Common examples of interpersonal skills include the abilities to communicate, listen, make decisions, make critical observations, solve problems, negotiate, collaborate and show assertiveness. Interpersonal skills, sometimes known as soft skills, demonstrate an individual's ability to interact productively with others, especially in professional settings. Unlike measurable, industry-specific "hard skills," such as math or typing, interpersonal skills are generally adaptable to any career or interactive work environment.Know More
Whether working in a leadership or team role, individuals need communication skills to express ideas clearly to co-workers. Verbal communication includes listening attentively to others, asking questions when information isn't clear and adopting a professional tone during conversations. Non-verbal communication often involves fostering an approachable demeanor and showing a positive attitude.
Making observations and decisions, solving problems and showing assertiveness are necessary skills that demonstrate the ability to evaluate what a company or client needs and to achieve those goals. Avoiding conflicts or failing to consider a variety of options can prevent an individual from finding solutions that reflect a company's best interests. Lack of conflict-resolution skills may also create division among employees, hindering teamwork.
Being able to negotiate and collaborate with others can help an individual make a valuable contribution to a team. Major aspects of collaborating include knowing when to step up as a leader and when to take direction from co-workers. Individuals can benefit from learning to accept constructive criticism, but should also be prepared to help or motivate teammates to meet important deadlines.Learn more about Social Sciences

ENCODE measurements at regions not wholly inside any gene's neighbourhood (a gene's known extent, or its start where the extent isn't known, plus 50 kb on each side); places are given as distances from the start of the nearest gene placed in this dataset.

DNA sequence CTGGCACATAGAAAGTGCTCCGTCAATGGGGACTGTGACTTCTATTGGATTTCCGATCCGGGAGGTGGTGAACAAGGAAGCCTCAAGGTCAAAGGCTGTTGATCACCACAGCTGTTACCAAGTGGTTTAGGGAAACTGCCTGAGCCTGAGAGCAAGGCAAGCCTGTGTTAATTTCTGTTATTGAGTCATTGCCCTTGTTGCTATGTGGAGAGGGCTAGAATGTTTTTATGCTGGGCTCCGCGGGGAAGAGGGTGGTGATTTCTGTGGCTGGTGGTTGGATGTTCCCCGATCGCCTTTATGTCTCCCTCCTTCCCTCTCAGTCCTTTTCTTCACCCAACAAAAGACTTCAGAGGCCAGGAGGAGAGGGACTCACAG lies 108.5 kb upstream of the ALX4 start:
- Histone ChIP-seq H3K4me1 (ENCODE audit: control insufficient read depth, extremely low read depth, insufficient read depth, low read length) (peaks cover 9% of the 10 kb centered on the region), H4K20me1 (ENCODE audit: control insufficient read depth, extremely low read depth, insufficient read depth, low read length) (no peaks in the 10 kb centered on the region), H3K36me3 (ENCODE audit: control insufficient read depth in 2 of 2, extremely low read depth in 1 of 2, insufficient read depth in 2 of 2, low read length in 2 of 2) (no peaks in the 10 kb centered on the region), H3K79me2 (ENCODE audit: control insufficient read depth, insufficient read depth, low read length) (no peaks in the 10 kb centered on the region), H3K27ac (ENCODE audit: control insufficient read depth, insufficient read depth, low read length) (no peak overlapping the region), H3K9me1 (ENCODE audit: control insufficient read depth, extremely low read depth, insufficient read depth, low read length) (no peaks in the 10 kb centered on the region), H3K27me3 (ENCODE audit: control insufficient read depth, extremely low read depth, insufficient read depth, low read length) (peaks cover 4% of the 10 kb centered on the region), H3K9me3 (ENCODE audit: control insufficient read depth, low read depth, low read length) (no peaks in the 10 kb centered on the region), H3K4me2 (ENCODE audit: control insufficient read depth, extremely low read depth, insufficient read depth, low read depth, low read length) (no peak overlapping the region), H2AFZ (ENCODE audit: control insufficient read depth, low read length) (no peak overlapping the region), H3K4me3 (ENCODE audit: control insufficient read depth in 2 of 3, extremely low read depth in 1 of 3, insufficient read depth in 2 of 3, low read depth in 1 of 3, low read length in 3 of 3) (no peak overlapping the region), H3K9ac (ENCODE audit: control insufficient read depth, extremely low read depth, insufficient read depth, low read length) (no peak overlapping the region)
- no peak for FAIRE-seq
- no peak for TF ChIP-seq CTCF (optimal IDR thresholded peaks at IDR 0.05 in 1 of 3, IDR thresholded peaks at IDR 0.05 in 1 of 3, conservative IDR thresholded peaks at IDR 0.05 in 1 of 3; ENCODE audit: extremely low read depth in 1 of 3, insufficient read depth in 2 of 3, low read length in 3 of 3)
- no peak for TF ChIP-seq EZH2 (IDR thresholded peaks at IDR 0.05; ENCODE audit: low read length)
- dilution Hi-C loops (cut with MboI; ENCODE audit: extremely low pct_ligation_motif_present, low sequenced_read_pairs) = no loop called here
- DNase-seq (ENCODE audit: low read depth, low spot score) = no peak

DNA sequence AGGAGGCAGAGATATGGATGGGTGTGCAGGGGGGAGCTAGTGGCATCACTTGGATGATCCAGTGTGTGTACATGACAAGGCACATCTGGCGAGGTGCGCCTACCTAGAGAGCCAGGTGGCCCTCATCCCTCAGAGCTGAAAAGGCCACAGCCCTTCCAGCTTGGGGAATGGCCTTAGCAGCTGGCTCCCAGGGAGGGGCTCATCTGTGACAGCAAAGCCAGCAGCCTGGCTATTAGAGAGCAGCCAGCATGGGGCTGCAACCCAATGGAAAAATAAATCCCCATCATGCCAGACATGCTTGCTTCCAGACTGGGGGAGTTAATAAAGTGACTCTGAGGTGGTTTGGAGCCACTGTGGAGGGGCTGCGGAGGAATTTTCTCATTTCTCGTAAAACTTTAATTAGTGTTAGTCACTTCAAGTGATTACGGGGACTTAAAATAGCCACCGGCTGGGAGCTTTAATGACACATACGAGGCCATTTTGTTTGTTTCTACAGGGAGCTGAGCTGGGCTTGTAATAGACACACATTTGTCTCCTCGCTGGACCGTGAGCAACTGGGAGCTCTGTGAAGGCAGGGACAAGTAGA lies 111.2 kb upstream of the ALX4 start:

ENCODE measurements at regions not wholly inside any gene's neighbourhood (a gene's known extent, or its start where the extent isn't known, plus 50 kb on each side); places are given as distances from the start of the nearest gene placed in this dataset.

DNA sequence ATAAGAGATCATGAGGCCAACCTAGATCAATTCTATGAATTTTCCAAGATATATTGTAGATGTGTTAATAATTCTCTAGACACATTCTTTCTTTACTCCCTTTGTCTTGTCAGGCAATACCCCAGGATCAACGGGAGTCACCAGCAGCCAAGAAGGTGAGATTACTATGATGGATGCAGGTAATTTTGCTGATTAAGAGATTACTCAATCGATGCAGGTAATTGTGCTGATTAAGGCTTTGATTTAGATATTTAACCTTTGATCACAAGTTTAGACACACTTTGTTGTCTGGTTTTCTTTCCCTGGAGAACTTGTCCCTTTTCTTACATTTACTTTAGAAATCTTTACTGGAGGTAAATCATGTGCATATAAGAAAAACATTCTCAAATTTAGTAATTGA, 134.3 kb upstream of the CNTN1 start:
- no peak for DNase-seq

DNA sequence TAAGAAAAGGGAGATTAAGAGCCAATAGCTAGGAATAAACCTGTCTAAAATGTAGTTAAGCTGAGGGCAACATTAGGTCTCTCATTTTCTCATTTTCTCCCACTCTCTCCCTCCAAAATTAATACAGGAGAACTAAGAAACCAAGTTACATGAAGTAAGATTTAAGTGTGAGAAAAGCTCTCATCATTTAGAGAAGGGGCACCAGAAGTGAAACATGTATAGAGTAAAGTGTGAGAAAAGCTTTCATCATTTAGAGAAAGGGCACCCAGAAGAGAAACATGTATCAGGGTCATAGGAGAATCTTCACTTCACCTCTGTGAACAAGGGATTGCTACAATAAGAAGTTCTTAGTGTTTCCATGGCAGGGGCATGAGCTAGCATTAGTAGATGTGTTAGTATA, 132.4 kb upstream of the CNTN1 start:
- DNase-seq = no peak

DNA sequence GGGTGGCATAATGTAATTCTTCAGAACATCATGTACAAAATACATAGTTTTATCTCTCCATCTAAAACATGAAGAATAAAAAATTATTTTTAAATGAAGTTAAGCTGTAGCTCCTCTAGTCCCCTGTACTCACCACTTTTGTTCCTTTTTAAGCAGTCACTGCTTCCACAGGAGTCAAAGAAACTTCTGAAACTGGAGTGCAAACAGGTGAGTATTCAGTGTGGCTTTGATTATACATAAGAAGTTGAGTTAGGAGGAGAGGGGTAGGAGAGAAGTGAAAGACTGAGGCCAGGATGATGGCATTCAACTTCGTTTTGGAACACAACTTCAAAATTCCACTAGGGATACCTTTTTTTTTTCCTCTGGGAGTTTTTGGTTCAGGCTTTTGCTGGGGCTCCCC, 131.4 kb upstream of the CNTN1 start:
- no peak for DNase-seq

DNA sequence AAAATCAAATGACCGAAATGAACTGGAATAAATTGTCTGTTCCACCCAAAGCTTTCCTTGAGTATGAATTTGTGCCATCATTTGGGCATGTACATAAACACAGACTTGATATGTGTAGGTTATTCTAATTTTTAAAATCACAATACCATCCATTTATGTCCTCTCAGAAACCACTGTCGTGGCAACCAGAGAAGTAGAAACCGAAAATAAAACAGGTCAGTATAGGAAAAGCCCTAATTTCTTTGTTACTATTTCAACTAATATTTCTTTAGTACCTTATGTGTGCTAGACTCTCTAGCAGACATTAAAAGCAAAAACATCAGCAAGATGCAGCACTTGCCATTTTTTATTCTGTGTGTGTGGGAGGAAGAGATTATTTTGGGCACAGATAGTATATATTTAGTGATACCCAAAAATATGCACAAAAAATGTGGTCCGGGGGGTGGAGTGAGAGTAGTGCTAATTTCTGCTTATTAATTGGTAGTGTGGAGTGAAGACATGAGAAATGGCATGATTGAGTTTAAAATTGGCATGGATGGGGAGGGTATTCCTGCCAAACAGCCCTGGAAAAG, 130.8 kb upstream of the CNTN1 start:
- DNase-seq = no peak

Sending poorly written emails, using improper language skills and presenting unnecessary information for a particular situation are examples of poor communication skills. Additionally, failing to separate an issue or behavior from the person involved is an example of poor communication.Full Answer >
Communication skills is an umbrella term covering several specific types of skills involved in receiving messages and effectively delivering them to others. Primary skills that involve communication include listening, articulation, a confident presence, nonverbal strategies and interpersonal interaction.Full Answer >
Motivation, decision-making, organization, independent living and academic skills are among the most-important life skills. Life skills are abilities that help a person succeed in personal, educational, professional and social experiences. Living independently and making responsible decisions are key life skills that are often learned during college.Full Answer >
Availability of food supplies, drug problems, education, unemployment, crime levels and healthcare are all examples of social conditions. When populations benefit from favorable conditional factors, the overall quality of life also tends to be favorable. When these factors negatively impact on quality of life, they are known as social problems.Full Answer >